Mediation stalls in Honduras as leaders refuse Zelaya's return

One month after Costa Rica's president arrived to negotiate an end to the standoff, most of Honduras's top leaders are steadfastly opposed to the return of deposed president Zelaya.

By , McClatchy Newspapers

The month-old mediation effort by Costa Rican President Oscar Arias to resolve Honduras's political crisis is foundering under the near-universal opposition of Honduras's top leaders to permitting deposed President Manuel Zelaya to return to power.

Political, business, church, and media leaders say they can't trust Mr. Zelaya to keep the commitments that would limit his authority under the Arias plan because, they say, Zelaya repeatedly violated the Constitution in the days that led up to his June 28 ouster over a proposed public vote that they think was aimed at extending his stay in office.

They also say that Zelaya has proved himself untrustworthy by failing to submit a budget to Congress last year and by shifting left in the middle of his term and allying himself with Venezuelan President Hugo Chávez, a fierce critic of the United States, traditionally Honduras' most important political and economic ally.

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These officials say they prefer that de facto President Roberto Micheletti — or perhaps another senior government official who'd replace him — lead the country through the regularly scheduled Nov. 29 presidential elections and let the newly elected president take over as scheduled Jan. 27.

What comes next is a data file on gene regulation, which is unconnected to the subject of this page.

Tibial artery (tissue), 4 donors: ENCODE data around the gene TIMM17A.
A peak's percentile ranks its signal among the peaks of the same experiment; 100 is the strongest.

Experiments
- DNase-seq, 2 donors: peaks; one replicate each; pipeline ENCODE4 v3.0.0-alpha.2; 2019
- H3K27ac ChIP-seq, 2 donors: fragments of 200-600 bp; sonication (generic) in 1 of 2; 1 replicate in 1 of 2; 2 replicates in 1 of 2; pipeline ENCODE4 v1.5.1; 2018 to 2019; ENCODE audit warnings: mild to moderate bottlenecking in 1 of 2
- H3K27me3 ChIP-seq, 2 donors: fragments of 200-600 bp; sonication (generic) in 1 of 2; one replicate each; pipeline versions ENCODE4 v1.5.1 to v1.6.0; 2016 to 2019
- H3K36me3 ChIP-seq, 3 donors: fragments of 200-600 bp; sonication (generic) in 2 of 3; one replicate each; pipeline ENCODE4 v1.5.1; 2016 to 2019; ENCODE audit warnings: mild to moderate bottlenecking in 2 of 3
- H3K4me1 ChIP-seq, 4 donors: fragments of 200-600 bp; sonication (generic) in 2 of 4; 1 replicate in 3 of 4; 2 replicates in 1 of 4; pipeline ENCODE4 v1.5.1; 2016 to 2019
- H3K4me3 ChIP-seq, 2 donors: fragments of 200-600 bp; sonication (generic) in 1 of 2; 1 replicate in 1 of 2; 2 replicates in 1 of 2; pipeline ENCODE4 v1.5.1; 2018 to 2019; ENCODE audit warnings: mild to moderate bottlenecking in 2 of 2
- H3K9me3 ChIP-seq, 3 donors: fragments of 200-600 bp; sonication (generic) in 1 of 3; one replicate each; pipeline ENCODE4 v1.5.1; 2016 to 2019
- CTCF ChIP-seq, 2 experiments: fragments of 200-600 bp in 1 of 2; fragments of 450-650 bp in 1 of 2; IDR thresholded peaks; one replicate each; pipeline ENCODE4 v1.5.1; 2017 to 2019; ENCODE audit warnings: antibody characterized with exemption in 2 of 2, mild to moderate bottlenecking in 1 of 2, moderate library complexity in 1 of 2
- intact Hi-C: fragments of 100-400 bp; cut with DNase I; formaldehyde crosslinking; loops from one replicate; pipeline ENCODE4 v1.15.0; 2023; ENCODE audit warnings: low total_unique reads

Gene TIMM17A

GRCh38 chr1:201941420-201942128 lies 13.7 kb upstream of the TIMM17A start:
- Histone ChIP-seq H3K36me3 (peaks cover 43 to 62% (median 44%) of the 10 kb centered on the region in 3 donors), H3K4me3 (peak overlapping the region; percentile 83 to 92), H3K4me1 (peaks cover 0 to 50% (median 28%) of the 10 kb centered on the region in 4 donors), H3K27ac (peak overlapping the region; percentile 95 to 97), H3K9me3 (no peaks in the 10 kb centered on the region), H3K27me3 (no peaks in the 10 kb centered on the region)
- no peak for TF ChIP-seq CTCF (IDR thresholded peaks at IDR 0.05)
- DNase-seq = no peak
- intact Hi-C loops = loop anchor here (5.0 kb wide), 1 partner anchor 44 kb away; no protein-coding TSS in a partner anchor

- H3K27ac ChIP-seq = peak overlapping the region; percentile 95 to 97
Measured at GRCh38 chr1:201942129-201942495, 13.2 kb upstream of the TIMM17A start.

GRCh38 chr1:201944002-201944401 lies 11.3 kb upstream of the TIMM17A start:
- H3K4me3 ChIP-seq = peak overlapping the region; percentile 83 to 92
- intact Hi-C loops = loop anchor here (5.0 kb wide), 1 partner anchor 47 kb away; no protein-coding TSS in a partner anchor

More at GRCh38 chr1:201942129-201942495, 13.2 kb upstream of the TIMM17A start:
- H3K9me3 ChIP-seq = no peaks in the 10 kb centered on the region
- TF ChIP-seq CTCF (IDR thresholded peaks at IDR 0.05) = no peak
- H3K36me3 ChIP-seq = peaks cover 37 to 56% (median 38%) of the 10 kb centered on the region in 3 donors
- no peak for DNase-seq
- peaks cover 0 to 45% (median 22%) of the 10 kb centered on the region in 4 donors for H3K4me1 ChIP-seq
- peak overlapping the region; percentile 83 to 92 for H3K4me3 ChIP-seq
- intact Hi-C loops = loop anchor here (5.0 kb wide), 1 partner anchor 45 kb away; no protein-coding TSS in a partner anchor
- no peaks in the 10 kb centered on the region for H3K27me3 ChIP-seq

Opposition to the Arias plan runs so deep that Honduras's decision-makers favor holding tight even in the face of international sanctions and threats that other countries won't recognize the presidential election result.

"The president put himself above the law," said Oswaldo Canales, who heads the 9,000-strong Evangelical Fraternity of Honduras, the country's biggest Protestant organization. "No one is above the law. He cannot return."

Zelaya's supporters scoff at the notion that he's untrustworthy and say those blocking his return are protecting powerful political and business interests. They say there's no evidence that Zelaya intended to benefit personally from the referendum.

Mr. Arias hasn't given up on his efforts, although swine flu has sidelined him for the past several days.

The team representing Honduras in the Arias negotiations remains active. It met Thursday in Washington with Jose Miguel Insulza, the secretary general of the Organization of American States, to discuss rescheduling a trip to Honduras by foreign ministers and the OAS that the Micheletti government has delayed.

Powerful players in Honduras also would benefit from the Arias plan.

Honduras' military leaders, for example, favor an amnesty that Arias has proposed for all actions through the day Zelaya was forced from the country at gunpoint.

While many people say the military correctly carried out the Supreme Court's order to arrest Zelaya on charges of violating the Constitution, they also say it went too far by forcing him from Honduras. Deputy federal prosecutor Roy Urtecho said his office was investigating whether the military leaders committed a crime.

Senior officials in Zelaya's Liberty Party who supported his ouster want to find a way to resolve the crisis before the election. Without a resolution, they fear divisions over what happened could send party candidate Elvir Santos to defeat.